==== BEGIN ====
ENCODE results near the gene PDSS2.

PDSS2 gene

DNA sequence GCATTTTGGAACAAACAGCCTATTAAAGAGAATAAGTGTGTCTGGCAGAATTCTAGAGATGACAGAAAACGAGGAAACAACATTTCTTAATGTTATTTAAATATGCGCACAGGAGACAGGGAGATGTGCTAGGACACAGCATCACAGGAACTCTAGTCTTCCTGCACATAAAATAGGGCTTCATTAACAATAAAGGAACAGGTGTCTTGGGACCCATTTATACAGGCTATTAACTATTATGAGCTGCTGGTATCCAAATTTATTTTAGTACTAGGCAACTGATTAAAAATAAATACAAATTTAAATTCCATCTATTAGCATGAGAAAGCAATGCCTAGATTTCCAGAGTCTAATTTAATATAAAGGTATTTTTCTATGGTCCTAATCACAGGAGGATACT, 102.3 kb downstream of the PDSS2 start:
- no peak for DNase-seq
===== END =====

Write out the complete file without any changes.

ENCODE results near the gene PDSS2.

PDSS2 gene

DNA sequence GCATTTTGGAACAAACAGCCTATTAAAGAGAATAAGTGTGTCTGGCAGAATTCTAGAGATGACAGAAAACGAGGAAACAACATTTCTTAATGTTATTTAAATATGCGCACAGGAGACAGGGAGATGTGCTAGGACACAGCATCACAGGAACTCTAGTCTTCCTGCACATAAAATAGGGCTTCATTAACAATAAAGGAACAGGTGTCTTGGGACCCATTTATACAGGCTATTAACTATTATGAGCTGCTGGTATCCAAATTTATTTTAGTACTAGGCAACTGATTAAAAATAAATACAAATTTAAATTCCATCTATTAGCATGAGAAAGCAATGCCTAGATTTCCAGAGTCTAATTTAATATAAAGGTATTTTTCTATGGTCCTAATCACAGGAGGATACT, 102.3 kb downstream of the PDSS2 start:
- no peak for DNase-seq